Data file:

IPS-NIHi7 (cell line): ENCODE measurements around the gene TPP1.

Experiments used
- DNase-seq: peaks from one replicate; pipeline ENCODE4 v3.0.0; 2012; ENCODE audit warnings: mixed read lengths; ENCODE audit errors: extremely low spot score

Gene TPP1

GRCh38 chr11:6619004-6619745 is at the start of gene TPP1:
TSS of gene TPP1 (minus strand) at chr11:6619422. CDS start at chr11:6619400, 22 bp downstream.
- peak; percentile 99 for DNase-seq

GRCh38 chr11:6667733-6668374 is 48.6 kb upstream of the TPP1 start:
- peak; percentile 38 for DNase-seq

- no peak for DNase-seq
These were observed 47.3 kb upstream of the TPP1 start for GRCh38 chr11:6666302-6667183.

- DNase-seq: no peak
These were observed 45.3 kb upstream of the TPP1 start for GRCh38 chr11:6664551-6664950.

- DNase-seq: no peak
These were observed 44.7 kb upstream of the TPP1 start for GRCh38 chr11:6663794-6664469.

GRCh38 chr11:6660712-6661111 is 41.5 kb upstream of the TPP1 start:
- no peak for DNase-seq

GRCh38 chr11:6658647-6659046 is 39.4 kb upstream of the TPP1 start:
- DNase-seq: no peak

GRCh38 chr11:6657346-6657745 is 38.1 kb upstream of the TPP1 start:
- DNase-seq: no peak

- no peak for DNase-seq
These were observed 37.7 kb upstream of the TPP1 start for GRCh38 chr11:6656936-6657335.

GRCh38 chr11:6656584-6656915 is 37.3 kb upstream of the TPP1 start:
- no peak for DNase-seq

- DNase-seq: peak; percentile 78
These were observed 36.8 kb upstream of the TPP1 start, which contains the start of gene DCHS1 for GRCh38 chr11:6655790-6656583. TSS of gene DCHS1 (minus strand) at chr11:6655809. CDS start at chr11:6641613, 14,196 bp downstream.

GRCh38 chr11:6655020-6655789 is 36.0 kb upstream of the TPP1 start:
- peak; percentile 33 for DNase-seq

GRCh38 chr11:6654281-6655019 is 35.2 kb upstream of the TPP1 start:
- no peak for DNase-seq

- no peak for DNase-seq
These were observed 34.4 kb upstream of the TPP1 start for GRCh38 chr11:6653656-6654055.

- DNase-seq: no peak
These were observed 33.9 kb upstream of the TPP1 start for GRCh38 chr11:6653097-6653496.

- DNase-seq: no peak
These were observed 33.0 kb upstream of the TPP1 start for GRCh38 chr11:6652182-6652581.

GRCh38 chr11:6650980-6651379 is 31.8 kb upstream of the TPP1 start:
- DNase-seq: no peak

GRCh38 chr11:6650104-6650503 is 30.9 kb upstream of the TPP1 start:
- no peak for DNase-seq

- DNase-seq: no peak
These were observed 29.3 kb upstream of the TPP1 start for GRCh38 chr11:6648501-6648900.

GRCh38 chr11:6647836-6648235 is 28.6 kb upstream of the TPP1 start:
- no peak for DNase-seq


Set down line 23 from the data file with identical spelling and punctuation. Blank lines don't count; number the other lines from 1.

These were observed 37.7 kb upstream of the TPP1 start for GRCh38 chr11:6656936-6657335.